You may have heard of him: His name is Thomas Beatie.
And he is pregnant.
Born a female, Beatie underwent sexual reassignment surgery and hormonal therapy to legally become a male, but left his female genitalia intact. Last year, he and his wife Nancy (a biological female who had a hysterectomy years before) decided they wanted a child. Now, the bearded Beatie is pregnant with a baby girl and is due in July.
“How does it feel to be a pregnant man? Incredible,” wrote Beatie in his first-person article “Labor of Love.”
“Despite the fact my belly is growing with a new life inside me, I am stable and confident being the man that I am. I will be my daughter’s father, and Nancy will be her mother. We will be a family,” he wrote.
Ugh . this scenario is disturbing in so many ways. Where to even begin?
For the record, I truly sympathize for anyone who is or has struggled to define their gender or sexuality. Finding one’s place in this society of confusing ideals and expectations is difficult enough as it is.
That said, Beatie made the decision long ago to legally become a male. Isn’t it obvious to people that becoming a male means sacrificing the biological advantages of being female, and vice versa? It should be.
The fact is by becoming a male, Beatie and his wife have been afforded more than 1,100 federal rights and received considerable benefits only available to traditional couples and not to same-sex marriages, domestic partnerships or civil unions.
But now, Beatie wants to reap the benefits of womanhood by bearing a child. By jumping back and forth between genders, Beatie is essentially exploiting the characteristics of both genders that best serve him.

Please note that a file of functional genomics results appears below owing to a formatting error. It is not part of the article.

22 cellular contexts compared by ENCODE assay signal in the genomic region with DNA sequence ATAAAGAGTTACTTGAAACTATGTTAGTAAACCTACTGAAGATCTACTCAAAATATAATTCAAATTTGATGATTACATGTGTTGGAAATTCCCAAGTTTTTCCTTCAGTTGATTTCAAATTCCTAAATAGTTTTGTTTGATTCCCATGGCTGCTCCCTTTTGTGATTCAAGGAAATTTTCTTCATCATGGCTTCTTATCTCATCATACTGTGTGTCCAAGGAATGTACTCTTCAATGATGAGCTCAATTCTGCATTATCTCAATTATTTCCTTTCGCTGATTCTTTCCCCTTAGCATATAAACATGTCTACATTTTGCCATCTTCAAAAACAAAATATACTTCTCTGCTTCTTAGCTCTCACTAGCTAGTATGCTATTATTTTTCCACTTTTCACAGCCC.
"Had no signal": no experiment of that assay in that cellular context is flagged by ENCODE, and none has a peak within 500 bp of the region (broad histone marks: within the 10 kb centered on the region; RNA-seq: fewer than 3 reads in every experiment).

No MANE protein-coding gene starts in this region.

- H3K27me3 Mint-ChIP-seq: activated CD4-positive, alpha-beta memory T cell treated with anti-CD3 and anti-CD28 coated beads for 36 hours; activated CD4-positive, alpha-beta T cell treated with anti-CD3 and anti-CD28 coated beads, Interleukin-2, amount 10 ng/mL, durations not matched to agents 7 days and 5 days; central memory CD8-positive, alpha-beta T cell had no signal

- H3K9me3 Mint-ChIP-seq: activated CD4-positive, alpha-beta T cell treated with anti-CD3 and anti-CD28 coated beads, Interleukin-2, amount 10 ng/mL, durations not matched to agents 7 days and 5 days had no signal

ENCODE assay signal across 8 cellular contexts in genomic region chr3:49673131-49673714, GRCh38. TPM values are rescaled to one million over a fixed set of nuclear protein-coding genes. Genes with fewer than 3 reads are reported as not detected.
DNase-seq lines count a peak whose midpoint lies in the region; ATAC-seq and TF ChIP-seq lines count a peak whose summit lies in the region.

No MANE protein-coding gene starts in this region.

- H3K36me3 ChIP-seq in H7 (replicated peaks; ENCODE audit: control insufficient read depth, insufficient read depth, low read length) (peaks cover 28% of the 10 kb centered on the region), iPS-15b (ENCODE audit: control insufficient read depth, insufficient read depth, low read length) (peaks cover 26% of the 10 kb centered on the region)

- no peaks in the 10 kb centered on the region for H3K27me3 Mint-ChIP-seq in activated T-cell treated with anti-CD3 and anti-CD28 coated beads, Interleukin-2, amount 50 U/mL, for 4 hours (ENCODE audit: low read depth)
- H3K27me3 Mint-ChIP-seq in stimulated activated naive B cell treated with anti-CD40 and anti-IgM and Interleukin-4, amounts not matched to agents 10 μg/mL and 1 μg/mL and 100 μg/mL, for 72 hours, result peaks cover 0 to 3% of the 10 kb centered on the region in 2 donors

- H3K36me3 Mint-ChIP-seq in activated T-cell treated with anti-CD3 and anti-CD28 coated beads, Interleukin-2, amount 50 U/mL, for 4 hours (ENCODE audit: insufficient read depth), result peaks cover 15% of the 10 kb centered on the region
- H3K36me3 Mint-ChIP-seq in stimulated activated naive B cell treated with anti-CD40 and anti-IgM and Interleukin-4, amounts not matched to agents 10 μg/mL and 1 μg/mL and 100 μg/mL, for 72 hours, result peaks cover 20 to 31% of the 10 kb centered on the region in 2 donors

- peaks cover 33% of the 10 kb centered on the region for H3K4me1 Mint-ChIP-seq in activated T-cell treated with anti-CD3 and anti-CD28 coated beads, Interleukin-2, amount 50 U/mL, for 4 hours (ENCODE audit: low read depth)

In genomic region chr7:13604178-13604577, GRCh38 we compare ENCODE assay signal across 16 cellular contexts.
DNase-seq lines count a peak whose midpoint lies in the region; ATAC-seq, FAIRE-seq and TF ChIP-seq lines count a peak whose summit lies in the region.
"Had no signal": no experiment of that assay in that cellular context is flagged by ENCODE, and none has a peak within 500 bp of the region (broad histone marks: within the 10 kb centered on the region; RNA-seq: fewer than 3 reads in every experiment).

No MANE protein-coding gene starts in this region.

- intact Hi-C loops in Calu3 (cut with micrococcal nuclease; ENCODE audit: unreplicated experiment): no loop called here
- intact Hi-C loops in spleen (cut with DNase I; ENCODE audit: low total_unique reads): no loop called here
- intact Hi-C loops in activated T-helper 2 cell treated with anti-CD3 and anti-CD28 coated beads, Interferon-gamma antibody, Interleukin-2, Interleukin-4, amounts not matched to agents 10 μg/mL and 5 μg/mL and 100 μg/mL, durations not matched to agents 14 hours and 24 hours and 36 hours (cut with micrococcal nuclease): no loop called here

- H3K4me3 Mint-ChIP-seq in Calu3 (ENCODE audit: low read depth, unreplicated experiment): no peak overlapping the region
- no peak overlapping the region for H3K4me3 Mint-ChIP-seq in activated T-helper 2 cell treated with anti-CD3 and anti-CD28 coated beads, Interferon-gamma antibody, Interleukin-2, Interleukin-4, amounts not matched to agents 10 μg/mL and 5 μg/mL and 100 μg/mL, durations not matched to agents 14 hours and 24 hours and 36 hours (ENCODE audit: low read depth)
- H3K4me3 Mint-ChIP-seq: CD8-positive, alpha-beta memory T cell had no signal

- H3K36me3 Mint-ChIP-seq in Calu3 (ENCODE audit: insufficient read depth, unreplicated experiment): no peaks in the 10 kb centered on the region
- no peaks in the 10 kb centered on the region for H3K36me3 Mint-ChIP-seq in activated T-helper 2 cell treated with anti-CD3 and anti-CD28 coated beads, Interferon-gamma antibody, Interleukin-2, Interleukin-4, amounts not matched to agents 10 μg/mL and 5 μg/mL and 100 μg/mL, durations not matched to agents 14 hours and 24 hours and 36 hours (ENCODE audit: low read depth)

But my loathing for Beatie’s decision goes much deeper than mere legalities.
What health risks do being born to a transgender man pose to a baby? Sure, Beatie is receiving medical assistance with his pregnancy, but finding reliable help under his circumstances is difficult even according to him.
Beatie underwent bimonthly testosterone injections that helped him grow a beard and prevented him from having a menstrual cycle for more than eight years. He claims his body regulated itself four months after stopping the treatment, but Beatie and his wife were unable to find a doctor to inseminate him. What did they do instead? They did it on their own at home using cryogenic sperm purchased from a sperm bank.
Is a body that has been caught in a hormonal tug-of-war for the last decade really an ideal catalyst to bear a child? Doctors speculate it will work out fine, but no one really knows for sure.
As Beatie asserted to Oprah Winfrey last April, “I have a right to have a child.”
Sheesh, I have the right to overdose on heroine, but does that make it a healthy decision?
Beatie is so self-absorbed with his own desires that he fails to see the moral implications they will have on others around him, most importantly his baby. How anyone could bring a child into this world under such bizarre circumstances is just plain sick. Why force a child to inherit the overwhelming burden of being born to a transgender man? Why hand down your identity crisis to your offspring, knowing it will subject them to such a high level of ridicule and prejudice? Like I said, life is already hard enough.
My utter disgust toward Beatie’s decision wouldn’t be so vehement if not for the fact that he could simply adopt. If Beatie feels he can provide such a nurturing environment in which to raise a child, why not give it to one of the millions of orphans who desperately need the environment?
Bear in mind that I am not criticizing Beatie from a religious perspective, but rather from a humanitarian one.
Sadly, however, I think nothing will prevent Beatie from going through with his pregnancy, since he proudly maintains, “Our situation ultimately will ask everyone to embrace the gamut of human possibility and to define for themselves what is normal.”
Some possibilities aren’t meant to be realized.
Patrick Barbieri is a journalism junior and a Mustang Daily reporter.